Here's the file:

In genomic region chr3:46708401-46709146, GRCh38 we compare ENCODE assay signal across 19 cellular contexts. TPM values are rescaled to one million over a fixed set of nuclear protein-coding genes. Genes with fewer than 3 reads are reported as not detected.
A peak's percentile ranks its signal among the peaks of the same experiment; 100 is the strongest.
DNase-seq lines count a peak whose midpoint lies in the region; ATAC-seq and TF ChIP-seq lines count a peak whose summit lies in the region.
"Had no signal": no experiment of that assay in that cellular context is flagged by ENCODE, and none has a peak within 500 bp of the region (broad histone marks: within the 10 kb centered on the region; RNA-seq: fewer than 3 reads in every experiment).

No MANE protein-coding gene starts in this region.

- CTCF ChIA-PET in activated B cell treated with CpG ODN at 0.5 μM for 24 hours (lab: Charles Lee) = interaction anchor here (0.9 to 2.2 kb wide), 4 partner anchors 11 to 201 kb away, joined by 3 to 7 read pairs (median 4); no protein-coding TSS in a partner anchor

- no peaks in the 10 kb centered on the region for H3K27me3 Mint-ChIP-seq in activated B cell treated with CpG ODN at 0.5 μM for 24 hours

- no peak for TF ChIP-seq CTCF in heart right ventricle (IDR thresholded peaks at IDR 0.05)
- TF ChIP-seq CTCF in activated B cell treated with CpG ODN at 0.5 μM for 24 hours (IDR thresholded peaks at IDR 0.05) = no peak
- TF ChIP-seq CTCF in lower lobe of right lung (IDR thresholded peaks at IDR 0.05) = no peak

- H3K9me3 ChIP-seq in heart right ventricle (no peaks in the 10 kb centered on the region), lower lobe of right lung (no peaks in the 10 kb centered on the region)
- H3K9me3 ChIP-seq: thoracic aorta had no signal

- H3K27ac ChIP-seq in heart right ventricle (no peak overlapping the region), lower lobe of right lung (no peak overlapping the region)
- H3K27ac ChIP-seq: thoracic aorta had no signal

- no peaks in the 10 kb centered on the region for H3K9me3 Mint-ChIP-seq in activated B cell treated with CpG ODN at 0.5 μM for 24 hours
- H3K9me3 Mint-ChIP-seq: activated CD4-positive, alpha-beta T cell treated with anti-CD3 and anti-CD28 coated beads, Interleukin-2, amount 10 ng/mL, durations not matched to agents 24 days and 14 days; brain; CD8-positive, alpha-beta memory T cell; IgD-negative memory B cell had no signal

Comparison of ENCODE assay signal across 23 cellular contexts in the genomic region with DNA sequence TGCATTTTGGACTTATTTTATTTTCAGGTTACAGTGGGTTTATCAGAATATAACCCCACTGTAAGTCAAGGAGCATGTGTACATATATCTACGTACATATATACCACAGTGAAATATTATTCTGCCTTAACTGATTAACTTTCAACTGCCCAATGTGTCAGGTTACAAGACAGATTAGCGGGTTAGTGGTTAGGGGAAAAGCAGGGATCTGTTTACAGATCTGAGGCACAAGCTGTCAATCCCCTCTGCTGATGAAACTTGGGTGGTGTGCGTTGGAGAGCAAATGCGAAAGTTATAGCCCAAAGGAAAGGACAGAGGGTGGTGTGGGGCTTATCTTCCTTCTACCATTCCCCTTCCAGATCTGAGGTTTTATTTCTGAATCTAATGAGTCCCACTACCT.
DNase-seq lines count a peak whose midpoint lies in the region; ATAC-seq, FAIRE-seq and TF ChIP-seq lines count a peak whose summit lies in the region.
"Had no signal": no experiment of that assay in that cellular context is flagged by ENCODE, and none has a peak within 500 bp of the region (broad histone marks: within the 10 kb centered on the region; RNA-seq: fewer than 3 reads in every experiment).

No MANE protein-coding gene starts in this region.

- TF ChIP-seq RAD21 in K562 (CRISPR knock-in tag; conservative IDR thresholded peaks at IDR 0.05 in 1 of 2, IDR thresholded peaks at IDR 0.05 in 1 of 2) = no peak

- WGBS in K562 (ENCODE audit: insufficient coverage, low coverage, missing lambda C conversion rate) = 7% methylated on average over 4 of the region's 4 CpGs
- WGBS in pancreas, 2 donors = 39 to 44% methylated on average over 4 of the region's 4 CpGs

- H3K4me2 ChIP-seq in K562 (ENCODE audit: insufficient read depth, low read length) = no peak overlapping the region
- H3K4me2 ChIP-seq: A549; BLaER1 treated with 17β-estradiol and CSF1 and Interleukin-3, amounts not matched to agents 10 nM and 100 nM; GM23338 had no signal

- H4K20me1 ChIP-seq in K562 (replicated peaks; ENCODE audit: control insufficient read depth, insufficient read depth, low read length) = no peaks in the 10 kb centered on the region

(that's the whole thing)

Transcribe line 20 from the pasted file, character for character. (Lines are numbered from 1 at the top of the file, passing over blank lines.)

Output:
No MANE protein-coding gene starts in this region.